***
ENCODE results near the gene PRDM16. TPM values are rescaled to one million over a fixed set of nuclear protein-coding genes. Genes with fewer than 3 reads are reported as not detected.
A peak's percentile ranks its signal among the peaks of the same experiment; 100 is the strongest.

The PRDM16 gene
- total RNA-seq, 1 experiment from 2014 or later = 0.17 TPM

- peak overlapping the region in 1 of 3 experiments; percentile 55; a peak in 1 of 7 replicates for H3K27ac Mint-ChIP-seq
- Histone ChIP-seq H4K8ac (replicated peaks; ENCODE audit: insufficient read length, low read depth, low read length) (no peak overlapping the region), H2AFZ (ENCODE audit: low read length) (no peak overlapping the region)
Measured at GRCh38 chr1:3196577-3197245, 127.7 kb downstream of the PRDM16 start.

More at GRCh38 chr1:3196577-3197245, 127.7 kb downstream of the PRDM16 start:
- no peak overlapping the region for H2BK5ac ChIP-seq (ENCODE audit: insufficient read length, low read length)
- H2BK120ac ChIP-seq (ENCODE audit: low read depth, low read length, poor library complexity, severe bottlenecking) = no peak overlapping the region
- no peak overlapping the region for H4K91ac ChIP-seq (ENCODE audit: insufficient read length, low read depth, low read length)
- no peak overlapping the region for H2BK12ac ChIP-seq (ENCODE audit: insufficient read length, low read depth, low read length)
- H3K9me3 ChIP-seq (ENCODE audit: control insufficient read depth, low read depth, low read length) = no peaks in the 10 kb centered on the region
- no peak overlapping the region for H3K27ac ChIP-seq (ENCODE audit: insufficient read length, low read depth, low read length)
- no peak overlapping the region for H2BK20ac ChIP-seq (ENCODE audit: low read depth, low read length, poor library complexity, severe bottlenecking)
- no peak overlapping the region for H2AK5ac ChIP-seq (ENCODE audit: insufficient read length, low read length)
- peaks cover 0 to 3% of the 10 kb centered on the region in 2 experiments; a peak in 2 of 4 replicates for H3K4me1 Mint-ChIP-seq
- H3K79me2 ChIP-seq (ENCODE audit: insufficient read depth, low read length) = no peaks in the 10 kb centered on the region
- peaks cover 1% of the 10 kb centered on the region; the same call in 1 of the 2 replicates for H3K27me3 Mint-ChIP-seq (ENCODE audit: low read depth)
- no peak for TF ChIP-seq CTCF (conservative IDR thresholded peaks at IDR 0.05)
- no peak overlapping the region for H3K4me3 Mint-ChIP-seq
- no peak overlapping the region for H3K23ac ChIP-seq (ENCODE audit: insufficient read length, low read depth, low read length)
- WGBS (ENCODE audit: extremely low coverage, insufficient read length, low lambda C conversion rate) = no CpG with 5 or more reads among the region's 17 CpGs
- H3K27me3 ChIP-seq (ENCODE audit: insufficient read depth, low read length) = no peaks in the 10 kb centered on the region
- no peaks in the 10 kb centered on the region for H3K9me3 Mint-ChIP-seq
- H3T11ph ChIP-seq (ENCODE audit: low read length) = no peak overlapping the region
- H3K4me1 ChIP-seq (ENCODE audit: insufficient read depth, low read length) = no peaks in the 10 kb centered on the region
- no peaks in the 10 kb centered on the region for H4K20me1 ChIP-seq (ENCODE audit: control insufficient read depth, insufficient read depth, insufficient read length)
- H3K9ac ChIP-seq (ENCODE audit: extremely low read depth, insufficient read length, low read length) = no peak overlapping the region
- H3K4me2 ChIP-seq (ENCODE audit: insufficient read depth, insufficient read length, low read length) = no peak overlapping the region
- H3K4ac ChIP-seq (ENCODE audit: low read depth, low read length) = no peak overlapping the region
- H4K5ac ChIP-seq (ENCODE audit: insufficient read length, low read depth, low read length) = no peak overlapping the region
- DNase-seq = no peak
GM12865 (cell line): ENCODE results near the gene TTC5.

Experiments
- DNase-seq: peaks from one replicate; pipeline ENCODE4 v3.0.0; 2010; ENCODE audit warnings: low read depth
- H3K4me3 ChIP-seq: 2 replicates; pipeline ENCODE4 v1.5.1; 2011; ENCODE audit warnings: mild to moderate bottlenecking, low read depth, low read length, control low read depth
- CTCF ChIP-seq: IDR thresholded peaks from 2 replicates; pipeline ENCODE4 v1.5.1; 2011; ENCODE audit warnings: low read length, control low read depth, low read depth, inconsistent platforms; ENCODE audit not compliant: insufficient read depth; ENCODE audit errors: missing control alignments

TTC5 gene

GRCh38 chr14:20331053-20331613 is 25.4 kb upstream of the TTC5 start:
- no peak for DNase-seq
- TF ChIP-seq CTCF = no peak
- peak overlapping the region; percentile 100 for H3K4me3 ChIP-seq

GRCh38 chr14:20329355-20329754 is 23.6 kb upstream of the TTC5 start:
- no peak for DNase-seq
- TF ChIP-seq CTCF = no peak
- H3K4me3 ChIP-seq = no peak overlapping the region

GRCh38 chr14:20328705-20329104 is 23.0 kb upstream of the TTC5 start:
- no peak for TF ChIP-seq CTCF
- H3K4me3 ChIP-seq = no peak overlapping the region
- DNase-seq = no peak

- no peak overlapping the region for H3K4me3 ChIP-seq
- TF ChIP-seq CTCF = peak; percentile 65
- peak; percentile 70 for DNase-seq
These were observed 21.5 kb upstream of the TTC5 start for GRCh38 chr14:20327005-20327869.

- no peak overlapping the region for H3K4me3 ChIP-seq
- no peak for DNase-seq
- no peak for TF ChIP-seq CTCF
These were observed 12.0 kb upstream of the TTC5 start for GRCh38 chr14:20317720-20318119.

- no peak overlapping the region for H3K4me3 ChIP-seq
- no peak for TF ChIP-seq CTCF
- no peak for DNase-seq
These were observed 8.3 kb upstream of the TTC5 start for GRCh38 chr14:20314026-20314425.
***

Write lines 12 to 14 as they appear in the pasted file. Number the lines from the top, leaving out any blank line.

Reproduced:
- no peak overlapping the region for H2BK12ac ChIP-seq (ENCODE audit: insufficient read length, low read depth, low read length)
- H3K9me3 ChIP-seq (ENCODE audit: control insufficient read depth, low read depth, low read length) = no peaks in the 10 kb centered on the region
- no peak overlapping the region for H3K27ac ChIP-seq (ENCODE audit: insufficient read length, low read depth, low read length)